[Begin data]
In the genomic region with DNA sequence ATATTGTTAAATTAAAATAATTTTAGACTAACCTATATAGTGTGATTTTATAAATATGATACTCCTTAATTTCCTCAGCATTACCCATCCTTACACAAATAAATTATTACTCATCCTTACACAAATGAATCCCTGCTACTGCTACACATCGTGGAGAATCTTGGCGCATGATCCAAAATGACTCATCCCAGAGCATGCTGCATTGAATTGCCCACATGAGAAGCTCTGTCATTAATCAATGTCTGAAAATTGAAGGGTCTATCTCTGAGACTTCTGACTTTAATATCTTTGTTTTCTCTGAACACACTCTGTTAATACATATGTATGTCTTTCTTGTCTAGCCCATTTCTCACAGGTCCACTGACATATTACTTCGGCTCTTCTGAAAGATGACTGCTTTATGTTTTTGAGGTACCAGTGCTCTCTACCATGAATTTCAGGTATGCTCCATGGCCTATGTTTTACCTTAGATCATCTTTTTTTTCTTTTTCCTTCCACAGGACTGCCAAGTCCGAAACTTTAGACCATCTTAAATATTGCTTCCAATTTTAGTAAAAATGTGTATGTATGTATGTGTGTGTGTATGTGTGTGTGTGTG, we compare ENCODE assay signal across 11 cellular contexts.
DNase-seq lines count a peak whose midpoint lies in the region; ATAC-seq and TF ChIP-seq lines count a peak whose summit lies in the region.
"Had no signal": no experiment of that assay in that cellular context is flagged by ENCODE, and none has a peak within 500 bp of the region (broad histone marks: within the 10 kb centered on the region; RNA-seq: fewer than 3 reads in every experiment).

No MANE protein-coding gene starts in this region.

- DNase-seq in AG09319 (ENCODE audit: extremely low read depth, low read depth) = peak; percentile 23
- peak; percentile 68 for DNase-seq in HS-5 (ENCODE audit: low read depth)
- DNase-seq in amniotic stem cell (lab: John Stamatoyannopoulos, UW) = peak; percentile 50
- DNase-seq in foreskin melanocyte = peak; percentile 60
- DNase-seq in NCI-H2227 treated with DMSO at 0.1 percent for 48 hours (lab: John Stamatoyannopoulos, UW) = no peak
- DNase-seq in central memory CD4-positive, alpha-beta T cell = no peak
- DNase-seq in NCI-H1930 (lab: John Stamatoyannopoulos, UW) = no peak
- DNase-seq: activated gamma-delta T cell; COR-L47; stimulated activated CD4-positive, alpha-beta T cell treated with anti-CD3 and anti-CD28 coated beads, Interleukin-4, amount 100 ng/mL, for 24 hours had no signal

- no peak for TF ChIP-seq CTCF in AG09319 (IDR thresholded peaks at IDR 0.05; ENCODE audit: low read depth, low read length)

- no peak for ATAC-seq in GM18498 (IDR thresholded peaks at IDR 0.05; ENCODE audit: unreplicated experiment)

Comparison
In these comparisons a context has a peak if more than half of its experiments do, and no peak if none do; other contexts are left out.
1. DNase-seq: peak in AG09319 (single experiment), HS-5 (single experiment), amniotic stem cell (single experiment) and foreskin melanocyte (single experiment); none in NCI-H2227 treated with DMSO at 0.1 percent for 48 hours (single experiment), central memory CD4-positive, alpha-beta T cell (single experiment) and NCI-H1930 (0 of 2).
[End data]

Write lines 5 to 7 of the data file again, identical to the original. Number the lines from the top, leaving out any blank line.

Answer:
- DNase-seq in AG09319 (ENCODE audit: extremely low read depth, low read depth) = peak; percentile 23
- peak; percentile 68 for DNase-seq in HS-5 (ENCODE audit: low read depth)
- DNase-seq in amniotic stem cell (lab: John Stamatoyannopoulos, UW) = peak; percentile 50